Thursday, March 2, 2006

A New Talent

Today I determined I was going to learn a new skill. A kitchen skill. Today I turned my attention to a daunting little pastry staple- Pate A Choux. For those who may not entirely be familiar with Pate a choux, it has another term, or discription to be exact. Choux Paste is also known as the shell upon which a decandent cream puff is made. The shell which is filled with mounds of heavenly whipped cream and bought at county fairs across the country. The shell, which when made into a log shape is topped with chocolate and called an eclair. And today I met Pate A Choux head on, ready to be challenged.

My first step was to find a method or a recipe. I turned to the genius minds on FoodTV. Certainly someone like Jacque Torres or Gale Gand would have a foolproof recipe for Choux Paste. I was right. A search on FoodTV's website turned up several recipes, but I immediately became alarmed. Most were labeled as "Expert" recipes. I read through several, and then turned to a trusted friend in the kitchen. The Joy Of Cooking. Ah. Joy. I read the procedure several times to be certain I understood every step, every precise indicator. And then I proceeded. The dough started to come together very quickly. And before I knew it I was beating in eggs one by one, wondering to myself- "When does this get tricky?" The next step was the piping bag, and I carefully plopped 24 little mounds onto my baking sheet, smoothing the tops with a wet finger. Again- "Where is the difficulty here? What am I missing in this expert recipe?"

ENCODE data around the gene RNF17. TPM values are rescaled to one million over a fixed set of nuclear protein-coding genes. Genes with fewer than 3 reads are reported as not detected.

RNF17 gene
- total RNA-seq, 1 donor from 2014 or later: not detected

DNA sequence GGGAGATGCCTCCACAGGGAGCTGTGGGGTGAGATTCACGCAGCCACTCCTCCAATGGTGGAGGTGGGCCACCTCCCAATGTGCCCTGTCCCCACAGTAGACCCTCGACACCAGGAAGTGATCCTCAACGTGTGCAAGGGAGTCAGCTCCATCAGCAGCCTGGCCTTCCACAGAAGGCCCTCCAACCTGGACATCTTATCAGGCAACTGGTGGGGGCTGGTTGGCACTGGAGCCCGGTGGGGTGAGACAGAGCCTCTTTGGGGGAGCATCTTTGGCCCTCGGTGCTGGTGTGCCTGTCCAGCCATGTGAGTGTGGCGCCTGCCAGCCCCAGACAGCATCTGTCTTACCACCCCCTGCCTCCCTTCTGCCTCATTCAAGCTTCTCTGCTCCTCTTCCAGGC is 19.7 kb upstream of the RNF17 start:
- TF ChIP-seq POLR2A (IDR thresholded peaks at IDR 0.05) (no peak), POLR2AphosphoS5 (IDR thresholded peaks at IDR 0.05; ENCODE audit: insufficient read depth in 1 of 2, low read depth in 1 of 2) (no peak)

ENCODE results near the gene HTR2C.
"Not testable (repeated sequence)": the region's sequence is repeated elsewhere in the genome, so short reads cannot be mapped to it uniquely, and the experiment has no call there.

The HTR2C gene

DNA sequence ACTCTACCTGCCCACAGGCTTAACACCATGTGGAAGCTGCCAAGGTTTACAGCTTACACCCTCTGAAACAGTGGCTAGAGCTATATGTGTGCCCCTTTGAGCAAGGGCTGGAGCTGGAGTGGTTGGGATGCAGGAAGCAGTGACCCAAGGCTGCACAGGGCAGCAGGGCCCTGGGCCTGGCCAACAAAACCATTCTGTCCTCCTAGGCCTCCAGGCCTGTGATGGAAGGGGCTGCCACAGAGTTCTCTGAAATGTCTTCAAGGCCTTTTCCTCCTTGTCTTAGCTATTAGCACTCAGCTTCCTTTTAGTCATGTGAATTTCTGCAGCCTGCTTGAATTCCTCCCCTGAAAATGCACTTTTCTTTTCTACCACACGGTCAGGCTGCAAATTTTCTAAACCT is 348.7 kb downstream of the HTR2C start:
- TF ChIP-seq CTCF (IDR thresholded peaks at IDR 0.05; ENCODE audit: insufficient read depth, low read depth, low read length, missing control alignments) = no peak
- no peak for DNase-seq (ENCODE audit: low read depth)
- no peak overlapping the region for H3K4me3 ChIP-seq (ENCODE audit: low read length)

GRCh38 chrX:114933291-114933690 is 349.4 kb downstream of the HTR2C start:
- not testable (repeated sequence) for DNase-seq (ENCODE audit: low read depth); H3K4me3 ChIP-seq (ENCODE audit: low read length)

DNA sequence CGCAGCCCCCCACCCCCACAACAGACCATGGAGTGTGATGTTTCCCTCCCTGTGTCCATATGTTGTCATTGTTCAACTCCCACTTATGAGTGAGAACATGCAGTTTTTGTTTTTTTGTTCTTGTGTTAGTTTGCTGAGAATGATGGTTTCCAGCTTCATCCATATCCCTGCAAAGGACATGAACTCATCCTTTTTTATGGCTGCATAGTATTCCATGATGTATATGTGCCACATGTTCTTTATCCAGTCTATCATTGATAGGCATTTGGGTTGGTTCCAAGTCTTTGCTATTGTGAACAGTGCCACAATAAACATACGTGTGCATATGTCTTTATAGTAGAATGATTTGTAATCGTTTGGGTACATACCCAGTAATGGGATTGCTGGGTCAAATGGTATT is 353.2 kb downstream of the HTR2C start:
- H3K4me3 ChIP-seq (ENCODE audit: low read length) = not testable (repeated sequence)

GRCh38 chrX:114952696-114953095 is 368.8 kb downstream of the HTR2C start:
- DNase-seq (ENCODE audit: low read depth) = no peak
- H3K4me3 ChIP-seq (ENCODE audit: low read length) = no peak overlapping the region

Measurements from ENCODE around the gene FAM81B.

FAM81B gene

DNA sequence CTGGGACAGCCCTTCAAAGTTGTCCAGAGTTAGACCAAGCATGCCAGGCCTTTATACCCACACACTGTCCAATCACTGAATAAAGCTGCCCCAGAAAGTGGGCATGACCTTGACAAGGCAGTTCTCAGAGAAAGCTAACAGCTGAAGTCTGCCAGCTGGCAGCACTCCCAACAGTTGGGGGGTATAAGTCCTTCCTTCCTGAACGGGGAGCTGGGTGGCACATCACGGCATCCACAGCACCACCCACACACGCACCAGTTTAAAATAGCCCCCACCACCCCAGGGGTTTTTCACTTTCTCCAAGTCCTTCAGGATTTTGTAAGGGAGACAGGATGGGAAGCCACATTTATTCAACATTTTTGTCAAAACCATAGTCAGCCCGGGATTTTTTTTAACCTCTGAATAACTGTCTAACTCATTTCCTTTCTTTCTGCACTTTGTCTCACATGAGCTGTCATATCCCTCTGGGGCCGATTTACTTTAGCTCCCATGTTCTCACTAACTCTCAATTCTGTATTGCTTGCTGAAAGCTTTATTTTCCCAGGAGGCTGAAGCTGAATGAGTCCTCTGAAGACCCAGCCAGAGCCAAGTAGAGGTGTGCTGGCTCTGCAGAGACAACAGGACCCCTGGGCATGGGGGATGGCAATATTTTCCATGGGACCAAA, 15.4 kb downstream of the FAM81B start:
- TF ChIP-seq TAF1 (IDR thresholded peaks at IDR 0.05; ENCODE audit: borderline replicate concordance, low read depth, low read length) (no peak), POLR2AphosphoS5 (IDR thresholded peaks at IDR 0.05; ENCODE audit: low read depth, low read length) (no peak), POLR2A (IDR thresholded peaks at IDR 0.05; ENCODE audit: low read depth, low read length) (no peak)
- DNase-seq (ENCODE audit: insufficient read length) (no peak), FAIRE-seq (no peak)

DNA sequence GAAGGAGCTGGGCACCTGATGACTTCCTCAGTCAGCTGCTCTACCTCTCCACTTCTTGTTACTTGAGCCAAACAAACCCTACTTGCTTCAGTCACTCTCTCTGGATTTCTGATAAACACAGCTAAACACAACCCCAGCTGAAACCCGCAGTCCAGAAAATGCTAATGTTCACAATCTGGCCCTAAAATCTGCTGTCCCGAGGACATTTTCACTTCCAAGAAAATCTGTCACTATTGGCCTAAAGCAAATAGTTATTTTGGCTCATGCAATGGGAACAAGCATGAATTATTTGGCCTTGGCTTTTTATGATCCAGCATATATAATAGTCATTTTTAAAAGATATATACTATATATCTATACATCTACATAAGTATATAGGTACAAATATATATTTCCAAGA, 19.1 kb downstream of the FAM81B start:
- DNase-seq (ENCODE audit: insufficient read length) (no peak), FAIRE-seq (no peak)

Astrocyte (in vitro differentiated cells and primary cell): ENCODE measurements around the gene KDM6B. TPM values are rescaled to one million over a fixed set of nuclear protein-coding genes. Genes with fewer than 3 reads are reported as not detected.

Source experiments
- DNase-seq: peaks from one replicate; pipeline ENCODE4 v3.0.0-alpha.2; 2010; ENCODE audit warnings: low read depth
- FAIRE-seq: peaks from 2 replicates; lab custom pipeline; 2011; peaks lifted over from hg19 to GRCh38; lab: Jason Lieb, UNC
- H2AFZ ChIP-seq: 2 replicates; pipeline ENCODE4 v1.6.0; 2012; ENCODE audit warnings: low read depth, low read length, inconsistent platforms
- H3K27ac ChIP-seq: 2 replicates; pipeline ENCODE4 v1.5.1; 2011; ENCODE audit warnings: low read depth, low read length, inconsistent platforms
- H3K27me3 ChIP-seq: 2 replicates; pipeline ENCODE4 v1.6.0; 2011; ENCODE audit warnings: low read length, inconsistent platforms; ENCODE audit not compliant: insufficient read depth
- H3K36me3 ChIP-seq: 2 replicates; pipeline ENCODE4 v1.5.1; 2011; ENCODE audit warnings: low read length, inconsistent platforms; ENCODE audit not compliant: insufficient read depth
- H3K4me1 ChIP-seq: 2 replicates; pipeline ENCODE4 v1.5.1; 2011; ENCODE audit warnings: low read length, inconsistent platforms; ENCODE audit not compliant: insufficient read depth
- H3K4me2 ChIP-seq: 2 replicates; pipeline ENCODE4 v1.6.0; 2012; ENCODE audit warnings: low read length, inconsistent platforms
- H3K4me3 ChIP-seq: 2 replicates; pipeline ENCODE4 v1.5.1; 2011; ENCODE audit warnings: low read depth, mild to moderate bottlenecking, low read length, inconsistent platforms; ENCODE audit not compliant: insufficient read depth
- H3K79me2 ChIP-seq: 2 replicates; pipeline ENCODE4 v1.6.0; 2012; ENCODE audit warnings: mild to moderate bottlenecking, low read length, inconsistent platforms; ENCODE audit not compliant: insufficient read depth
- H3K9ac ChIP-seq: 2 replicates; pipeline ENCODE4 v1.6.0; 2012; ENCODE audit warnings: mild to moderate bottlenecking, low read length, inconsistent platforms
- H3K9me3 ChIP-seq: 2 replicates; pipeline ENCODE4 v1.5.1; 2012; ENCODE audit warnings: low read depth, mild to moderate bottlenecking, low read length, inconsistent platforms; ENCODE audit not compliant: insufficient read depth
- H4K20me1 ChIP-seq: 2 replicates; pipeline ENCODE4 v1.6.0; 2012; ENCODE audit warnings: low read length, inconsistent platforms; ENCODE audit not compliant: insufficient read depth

The baking process was a little more hands on. The first baking is 15 minutes at 400 degrees, to get the little buggers nice and puffy. Then another 15 minutes at 350 to lightly brown the puffs. The interesting step came next. I turned the oven off and pulled the pan out. Next I proceeded to flip each puff over, and using a paring knife, pierced each individual golden puff. Back into the oven for another 10 minutes, and then to the cooling rack. A little bit of chocolate bavarian cream and some powdered sugar, and this is what I ended up with:

I'm still trying to figure out where the difficult part was. These things are incredibly deceptive. They are quite simple to make, provided you have a little time on your hands. These Choux Puffs are perfect. They are perfectly full of air, so they can easily be filled with whipped cream, pastry cream, or split in half and filled with ice cream. These are definitely an impressive thing to make, and will get many repeats here. Imagine surprising guests with homemade cream puffs, eclairs, or profiteroles. They will think you slaved all day in the kitchen, and only you and I know better. Anyway, here is the recipe and method I used, courtesy of The Joy of Cooking.

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